public string CreateLayerElementBlock(List<Vector3D> pVectors, string pTypeName)
        {
            string newBlock = "";

            int numVectors  = pVectors.Count;
            int numFloats   = pVectors.Count * 3;

            newBlock += "\t\tLayerElement" + pTypeName + ": 0 {\n";
            newBlock += "\t\t\tVersion: 102\n";
            newBlock += "\t\t\tName: \"Texture\"\n";
            newBlock += "\t\t\tMappingInformationType: \"ByPolygonVertex\"\n";
            newBlock += "\t\t\tReferenceInformationType: \"Direct\"\n";
            newBlock += "\t\t\t" + pTypeName + "s: *" + numFloats + " {\n";
            newBlock += "\t\t\t\ta: ";
	...

Gross. Vomit. That’s an afternoon of my life I’ll never get back.
But hey, it worked, so moving on…

UE4 changes

There weren’t many big changes on the UE4 side, just the switching over to 3 band SH, mostly.

One really fun thing bit me in the arse, though.
I’d been testing everything out on my static mesh version of the model.
When I imported the rigged model, I needed to change the material to support it:
UseWithSkeletal
And then the material failed to compile (and UE4 kept crashing)…
So, apparently, skinned meshes use a bunch of the UV coordinate slots for… Stuff!
I needed to switch back to my old approach of storing 6 coefficients in TexCoord1,2 and 3, and the remaining three SH coeffs in vertex colour RGB:
RiggedMatChanges.png
Cropped this down to exclude all the messy stuff I left in for texture based SH data, but those three Appends on the right feed into the material pins I added for SH data in the previous posts.
And yeah, there’s some redundancy in the math at the bottom too, but if you don’t tell anyone, I won’t.

Shader changes

Now to pass the Tangent and Binormal through to the lighting pass.

I ended up compressing these, using Octahedron normal vector encoding, just so I could save a few floats.
The functions to do this ship with UE4, and they allow me to pass 2 floats per vector, rather than x,y,z, and the artifacts are not too bad.
Here’s some more information on how it works:
OctahedronEncoding.png
So now the Tangent and Binormal data is going through to the lighting pass, and I transform the light to tangent space before looking up the SH data:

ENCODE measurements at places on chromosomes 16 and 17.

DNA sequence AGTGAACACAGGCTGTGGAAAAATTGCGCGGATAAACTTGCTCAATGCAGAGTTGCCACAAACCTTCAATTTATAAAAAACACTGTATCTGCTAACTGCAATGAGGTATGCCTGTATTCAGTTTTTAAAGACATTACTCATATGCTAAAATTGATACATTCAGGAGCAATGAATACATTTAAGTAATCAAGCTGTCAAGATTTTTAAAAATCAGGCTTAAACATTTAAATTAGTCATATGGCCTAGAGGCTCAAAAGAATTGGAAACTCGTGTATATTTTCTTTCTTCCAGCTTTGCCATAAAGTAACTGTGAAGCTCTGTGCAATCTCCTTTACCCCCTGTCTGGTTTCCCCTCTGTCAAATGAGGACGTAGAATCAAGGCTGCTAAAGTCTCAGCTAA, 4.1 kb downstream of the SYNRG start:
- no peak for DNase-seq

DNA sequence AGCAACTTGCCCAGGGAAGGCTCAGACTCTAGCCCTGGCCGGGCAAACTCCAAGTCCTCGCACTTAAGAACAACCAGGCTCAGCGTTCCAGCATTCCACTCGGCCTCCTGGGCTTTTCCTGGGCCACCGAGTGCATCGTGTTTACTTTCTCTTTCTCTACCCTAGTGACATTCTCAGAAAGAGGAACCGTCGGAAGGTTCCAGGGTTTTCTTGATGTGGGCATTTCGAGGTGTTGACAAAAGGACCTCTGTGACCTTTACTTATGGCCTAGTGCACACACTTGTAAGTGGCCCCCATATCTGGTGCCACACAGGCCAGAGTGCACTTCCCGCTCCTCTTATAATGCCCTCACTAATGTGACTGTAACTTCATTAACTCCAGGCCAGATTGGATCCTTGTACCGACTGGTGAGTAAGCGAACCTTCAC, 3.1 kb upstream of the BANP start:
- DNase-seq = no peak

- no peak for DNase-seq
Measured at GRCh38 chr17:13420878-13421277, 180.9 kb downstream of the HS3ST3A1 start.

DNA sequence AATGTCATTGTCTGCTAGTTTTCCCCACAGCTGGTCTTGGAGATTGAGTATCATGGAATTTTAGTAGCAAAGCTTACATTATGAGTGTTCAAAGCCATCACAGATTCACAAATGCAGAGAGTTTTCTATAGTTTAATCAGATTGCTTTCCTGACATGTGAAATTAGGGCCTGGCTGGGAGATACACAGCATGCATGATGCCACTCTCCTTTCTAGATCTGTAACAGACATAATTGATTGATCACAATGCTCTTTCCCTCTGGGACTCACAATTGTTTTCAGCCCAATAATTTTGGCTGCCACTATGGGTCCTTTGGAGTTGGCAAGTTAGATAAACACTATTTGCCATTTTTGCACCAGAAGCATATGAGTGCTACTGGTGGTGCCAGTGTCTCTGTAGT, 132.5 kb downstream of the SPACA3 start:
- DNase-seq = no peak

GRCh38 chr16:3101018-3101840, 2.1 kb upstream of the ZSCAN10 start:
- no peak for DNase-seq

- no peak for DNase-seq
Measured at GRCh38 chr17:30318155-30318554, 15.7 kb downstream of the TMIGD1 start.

float3x3 TangentToWorld =
 {
  GBuffer.WorldTangent,
  GBuffer.WorldBinormal,
  cross(GBuffer.WorldTangent, GBuffer.WorldBinormal),
 };

 float3 TangentL = mul(L, transpose(TangentToWorld));

 float DepthFromPixelToLight  = saturate(GetSH(SHCoeffs, TangentL));
Probably could do that transposing in BassPassPixelShader I guess, and save paying for it on every pixel for every light, but then there’s a lot of things I probably could do. Treat my fellow human beings nicer, drink less beer, not stress myself out with silly home programming projects like this…

Conclusion

If I were to ever do this for real, on an actual game, I’d probably build the SH generation into the import process, or perhaps when doing stuff like baking lighting or generating distance fields in UE4.

If you happened to have a bunch of gbuffer bandwidth (i.e, you had to add gbuffers for something else), and you have a lot of semi translucent things, and engineering time to burn, and no better ideas, I suppose there could be a use for it.
Maybe.

Subsurface Scattering spherical harmonics – pt 2

 

This is my 2nd blog post on using spherical harmonics for depth based lighting effects in Unreal 4.

The first blog post focused on generating the spherical harmonics data in Houdini, this post focuses on the Unreal 4 side of things.

I’m going to avoid posting much code here, but I will try to provide enough information to be useful if you choose to do similar things.

SH data to base pass

The goal was to look up the depth of the object from each light in my scene, and see if I could do something neat with it.

In UE4 deferred rendering, that means that I need to pass my 16 coefficients from the material editor –> base pass pixel shader -> the lighting pass.

First up, I read the first two SH coefficients out of the red and green vertex colour channels, and the rest out of my UV sets (remembering that I kept the default UV set 0 for actual UVs):

SHBaseMatUVs

Vertex colour complications

You notice a nice little hardcoded multiplier up there… This was one of the annoyances with using vertex colours: I needed to scale the value of the coefficients in Houdini to 0-1, because vertex colours are 0-1.

This is different to the normalization part I mentioned in the last blog post, which was scaling the depth values before encoding them in SH. Here, I’m scaling the actual computed coefficients. I only need to do this with the vertex colours, not the UV data, since UVs aren’t restricted to 0-1.

The 4.6 was just a value that worked, using my amazing scientific approach of “calculate SH values for half a dozen models of 1 000 – 10 000 vertices, find out how high and low the final sh values go, divide through by that number +0.1”. You’d be smarter to use actual math to find the maximum range for coefficients for normalized data sets, though… It’s probably something awesome like 0 –> 1.5 pi.

Material input pins

Anyway, those values just plug into the SH Depth Coeff pins, and we’re done!!

Unreal 4 SH depth material

Ok.
That was a lie.
Those pins don’t exist usually… And neither does this shading model: